The rising costs of health and safety and tendering contributed to Richard Gardiner's decision to sell Norris & Gardiner, established by his father, to Gavin Jones.
The two companies have been working together in a trading alliance since last September, allowing Norris & Gardiner to move away from a business model with high overheads and insufficient operational spending.
Staff numbers went down from 30 to 24 in this time, as people left and were not replaced at the Woking-based landscape and grounds maintenance company, with no compulsory redundancies.
Some have moved to jobs at Gavin Jones in nearby Addlestone, Surrey, which employed around 300 before the takeover. The smaller firm also closed a depot near Aldershot and moved into Gavin Jones' facility nearby.
Director Gardiner, whose father established the firm with business partner Cedric Norris 50 years ago, said: "It's not one major thing, it's lots of little cost benefits."
The company, which had a turnover of £1.3m in the last financial year, has been spending more than £5,000 a year on a contract with an external company providing health and safety and human resources services that is due to end in November.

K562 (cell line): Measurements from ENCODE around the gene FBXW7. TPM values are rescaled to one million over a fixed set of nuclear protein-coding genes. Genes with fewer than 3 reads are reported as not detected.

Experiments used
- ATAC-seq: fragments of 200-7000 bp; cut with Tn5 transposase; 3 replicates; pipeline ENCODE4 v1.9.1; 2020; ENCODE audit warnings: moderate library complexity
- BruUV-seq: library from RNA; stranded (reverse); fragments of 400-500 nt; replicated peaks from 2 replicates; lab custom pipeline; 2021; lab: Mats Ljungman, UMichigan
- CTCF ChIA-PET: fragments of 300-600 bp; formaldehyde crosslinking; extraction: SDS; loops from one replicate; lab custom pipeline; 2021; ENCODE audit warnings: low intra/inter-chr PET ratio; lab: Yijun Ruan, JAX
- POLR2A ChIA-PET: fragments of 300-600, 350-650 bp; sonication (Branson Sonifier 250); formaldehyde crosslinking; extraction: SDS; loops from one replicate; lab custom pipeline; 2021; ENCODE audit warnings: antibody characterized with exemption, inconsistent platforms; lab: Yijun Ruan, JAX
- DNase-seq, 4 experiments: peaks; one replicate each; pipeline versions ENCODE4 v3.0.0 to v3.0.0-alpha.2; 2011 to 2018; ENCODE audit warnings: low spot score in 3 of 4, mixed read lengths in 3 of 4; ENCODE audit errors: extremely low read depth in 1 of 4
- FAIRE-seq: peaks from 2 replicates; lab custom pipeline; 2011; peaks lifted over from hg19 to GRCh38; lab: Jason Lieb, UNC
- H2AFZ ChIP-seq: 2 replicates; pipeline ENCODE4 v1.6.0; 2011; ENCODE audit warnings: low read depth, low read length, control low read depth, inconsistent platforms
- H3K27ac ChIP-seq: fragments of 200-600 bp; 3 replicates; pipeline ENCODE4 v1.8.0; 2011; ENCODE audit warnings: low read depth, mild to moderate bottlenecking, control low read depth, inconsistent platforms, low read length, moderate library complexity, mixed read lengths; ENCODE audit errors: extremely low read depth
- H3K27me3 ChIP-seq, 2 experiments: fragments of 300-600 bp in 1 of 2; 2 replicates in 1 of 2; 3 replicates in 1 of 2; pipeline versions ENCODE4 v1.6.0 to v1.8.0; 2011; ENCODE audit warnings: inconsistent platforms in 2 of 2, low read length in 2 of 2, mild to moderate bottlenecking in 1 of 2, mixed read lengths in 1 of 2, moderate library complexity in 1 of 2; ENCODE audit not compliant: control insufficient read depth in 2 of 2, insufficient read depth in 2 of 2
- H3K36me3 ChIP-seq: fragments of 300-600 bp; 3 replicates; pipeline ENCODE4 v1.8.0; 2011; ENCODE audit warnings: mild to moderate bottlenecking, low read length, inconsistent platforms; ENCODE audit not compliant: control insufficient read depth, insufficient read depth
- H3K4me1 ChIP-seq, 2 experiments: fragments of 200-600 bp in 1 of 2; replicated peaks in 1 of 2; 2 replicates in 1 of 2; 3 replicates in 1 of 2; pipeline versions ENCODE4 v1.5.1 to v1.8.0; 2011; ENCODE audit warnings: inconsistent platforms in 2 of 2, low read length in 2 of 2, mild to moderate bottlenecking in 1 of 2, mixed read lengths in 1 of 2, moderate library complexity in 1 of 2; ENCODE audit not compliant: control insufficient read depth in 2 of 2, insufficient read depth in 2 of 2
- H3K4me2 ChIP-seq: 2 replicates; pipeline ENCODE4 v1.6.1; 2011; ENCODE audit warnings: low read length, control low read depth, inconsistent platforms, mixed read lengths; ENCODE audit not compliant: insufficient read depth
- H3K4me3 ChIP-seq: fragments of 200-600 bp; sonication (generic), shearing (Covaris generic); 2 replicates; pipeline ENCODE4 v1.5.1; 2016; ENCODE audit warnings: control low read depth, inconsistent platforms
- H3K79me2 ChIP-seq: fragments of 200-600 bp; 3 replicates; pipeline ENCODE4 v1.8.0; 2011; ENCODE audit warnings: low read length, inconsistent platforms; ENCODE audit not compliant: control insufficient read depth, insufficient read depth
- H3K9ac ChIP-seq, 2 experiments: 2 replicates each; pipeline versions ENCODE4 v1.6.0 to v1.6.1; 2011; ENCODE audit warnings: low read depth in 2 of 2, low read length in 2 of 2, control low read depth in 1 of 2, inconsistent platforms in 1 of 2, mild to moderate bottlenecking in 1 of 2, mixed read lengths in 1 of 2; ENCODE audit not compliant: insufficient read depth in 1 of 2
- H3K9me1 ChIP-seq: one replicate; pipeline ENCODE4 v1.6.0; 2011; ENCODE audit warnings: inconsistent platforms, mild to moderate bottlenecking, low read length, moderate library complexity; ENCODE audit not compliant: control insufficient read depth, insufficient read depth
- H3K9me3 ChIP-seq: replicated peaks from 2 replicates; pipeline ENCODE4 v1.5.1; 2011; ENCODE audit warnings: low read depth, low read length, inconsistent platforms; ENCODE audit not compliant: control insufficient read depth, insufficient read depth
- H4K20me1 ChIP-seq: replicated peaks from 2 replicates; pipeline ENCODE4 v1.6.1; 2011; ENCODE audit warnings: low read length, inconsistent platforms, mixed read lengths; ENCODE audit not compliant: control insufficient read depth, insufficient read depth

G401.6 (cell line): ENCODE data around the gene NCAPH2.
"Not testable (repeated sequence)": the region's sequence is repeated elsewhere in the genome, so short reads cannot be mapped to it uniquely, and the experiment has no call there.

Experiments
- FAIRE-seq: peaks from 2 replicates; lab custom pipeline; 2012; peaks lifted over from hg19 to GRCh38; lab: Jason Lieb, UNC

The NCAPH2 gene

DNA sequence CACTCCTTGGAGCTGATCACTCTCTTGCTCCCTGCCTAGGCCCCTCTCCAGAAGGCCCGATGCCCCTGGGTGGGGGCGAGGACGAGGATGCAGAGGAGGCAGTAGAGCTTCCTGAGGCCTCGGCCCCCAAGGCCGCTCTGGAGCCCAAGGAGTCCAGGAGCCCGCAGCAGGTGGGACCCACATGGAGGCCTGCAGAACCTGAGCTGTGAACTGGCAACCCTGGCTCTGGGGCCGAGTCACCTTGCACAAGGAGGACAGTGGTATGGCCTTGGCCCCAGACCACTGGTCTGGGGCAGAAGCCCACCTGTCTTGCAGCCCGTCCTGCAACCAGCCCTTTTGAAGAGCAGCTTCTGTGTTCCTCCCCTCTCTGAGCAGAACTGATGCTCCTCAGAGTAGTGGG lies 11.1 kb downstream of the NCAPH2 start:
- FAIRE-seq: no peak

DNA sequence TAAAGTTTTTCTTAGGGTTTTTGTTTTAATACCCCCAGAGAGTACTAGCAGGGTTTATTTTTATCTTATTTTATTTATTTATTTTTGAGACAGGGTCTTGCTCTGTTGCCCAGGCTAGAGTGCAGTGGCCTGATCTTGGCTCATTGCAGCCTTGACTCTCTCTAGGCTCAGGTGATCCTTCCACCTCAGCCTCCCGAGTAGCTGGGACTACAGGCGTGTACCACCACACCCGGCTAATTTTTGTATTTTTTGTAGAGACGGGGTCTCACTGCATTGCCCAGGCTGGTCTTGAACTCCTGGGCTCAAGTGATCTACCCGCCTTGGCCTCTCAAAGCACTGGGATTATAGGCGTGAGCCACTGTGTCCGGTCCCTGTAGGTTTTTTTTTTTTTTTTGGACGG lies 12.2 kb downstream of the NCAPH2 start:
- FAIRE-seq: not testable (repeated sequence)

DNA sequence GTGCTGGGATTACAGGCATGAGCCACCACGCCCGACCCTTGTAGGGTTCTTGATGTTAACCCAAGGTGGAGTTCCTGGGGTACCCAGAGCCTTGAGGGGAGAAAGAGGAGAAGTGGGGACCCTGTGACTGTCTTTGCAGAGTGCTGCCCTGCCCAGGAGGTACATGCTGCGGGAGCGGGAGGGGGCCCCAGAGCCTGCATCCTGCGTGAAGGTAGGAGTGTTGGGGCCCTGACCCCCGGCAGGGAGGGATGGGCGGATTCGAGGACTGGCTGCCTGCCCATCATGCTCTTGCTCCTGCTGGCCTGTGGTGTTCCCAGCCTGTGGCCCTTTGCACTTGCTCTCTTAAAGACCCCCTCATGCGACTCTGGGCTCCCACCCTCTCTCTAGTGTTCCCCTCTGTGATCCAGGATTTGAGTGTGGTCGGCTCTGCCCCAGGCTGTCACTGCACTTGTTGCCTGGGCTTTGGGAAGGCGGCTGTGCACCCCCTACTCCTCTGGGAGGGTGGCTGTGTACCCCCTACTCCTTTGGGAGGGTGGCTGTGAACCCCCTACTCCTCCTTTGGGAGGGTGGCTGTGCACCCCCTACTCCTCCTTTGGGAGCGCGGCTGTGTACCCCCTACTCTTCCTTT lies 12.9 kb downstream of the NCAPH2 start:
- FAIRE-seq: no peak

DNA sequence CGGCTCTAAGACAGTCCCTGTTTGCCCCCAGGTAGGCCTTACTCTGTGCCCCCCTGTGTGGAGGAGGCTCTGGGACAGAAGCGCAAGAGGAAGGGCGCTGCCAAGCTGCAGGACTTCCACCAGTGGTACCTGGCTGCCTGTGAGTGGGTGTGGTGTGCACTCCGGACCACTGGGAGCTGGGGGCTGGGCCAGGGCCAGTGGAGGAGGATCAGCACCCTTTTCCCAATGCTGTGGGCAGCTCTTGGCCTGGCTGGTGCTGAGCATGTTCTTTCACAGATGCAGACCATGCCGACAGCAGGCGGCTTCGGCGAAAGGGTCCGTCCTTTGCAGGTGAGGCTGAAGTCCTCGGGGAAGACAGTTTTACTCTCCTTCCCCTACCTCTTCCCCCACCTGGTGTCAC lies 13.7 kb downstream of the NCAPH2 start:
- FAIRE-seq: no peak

Accessing Gavin Jones' specialist tendering team was also attractive. "It's a lot of work putting in tenders for a small firm," said Gardiner.
Norris & Gardiner will continue to focus on the local authority market, in which it is seen as increasingly difficult for small companies to survive as councils continue to cut budgets. But Gardiner said this was only an element in the decision to sell.
"It's a challenge for a small business - it's more difficult but not impossible," he said, adding that clients vary, with some, for example, accepting good internal health and safety procedures and others requiring a more formal and costly approach.
"Health and safety is a strong element of local authority contracts. We did it very well and if you do it well it's a costly exercise. Others who don't do it so well don't see it as much of a burden."
Gavin Jones managing director Will Clark was not available for comment but said in a statement that "the synergies between our organisations were simply too over-whelming to resist".
Business team Management line-up
Richard Gardiner, who became managing director of Norris & Gardiner 10 years ago, will continue to run the company, along with Gavin Jones operations manager Simon Jacob and managing director Will Clark as co-directors.
"It wasn't a difficult decision. It was the right thing to do," he said. "I've always tried to do the best thing by the business. Emotion does come into it but it doesn't help in business. Our challenge now is to grow fast enough to create opportunities for great people. From my point of view it was a no-brainer."